Best regards,


Ask Jeffrey Your Question


One Social Media Tip of the Week

5 Simple Ways to Get Traffic to Your Facebook Page

1. Link to it. Link your page from other online channels you’ve set up such as your blog, your website, your Twitter account or your LinkedIn profile. 2. Use Twitter. Tweet your Facebook page content and links once in a while. 3. Email people about it. Send an email to people you are already connected with and tell them about your page. You may be surprised how many people just didn’t know you had a business Facebook page. 4. Use Facebook advertising. It’s targeted, it’s affordable and it works. Visit for more information. 5. Use the events application. If you’re planning an event related to your business, use Facebook’s event application to invite your fans to attend. Whey they RSVP, this action will be published to their news feed, which can be seen by their friends as well, creating more exposure to your page.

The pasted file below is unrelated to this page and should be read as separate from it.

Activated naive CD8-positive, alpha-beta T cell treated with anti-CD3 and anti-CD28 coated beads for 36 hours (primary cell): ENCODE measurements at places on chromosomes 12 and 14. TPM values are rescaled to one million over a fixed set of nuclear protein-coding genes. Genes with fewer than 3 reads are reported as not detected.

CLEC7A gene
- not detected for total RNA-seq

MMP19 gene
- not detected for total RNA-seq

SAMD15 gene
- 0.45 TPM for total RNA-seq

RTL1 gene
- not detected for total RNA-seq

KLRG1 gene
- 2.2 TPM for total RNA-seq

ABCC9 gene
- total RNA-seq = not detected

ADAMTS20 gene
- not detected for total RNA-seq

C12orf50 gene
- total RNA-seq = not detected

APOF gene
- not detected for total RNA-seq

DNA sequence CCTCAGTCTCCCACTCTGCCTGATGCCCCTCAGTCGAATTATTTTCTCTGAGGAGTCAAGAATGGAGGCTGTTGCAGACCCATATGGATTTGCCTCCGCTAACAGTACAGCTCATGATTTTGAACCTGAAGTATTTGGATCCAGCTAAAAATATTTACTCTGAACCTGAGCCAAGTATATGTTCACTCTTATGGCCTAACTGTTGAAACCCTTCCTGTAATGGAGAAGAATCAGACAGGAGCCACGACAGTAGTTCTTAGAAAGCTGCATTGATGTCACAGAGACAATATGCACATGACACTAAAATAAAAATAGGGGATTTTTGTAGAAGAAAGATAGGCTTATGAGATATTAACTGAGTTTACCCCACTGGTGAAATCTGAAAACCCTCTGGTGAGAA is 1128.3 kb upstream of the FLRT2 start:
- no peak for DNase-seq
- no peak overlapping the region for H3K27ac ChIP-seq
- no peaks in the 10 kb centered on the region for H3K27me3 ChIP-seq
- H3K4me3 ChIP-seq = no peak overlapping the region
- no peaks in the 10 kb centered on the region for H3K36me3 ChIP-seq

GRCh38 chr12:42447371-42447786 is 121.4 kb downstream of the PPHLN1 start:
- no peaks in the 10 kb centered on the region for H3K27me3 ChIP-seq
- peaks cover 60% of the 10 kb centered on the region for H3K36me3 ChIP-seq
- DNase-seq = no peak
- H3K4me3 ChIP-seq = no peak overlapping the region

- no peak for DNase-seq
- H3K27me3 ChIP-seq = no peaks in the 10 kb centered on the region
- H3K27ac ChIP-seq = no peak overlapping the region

More tips and articles »

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Sally Hogshead
A can o' Whup-ass

You can be comfortable, or outstanding, but not both.

Progress doesn't happen in the comfort zone. You have to go over the top before you can get to the other side. It's like working out: If you want exceptional performance, with exceptional results, be ready to break a sweat and get uncomfortable.

At some point today, you'll feel like you've hit a wall. Keep going just another 10%. Even 20%. See the results.

Stop choosing comfortable. Start choosing outstanding.

Want to make your personal brand more fascinating? Start by taking Sally's F-Score personality test.

Visit Sally's Website


Napoleon Hill - Yesterday & Today

“One of the penalties of leadership is the necessity or willingness, on the part of the leader, to do more than they require of their followers.”

– Napoleon Hill